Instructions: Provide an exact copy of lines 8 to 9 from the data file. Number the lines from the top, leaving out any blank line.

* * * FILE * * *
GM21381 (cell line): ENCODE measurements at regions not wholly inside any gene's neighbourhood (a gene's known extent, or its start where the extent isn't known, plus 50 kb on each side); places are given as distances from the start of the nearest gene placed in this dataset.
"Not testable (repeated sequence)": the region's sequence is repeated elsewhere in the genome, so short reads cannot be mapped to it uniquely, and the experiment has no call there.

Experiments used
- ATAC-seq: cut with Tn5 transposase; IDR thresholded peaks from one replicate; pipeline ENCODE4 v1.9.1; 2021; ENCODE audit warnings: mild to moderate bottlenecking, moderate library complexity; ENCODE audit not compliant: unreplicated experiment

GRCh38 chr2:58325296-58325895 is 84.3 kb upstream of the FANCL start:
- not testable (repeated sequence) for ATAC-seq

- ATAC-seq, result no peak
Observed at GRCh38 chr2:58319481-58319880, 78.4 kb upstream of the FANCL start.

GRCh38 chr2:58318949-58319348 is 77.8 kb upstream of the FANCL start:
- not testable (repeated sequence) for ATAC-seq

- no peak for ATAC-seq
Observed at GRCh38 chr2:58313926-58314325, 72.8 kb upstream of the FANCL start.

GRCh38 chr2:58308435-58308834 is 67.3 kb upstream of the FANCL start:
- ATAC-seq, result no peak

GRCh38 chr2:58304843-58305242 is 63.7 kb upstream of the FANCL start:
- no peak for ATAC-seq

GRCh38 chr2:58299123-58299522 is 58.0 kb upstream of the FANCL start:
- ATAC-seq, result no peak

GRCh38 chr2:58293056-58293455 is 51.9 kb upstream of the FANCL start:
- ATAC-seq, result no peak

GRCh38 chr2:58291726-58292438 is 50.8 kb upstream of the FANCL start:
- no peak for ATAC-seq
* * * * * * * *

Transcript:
Observed at GRCh38 chr2:58319481-58319880, 78.4 kb upstream of the FANCL start.

GRCh38 chr2:58318949-58319348 is 77.8 kb upstream of the FANCL start: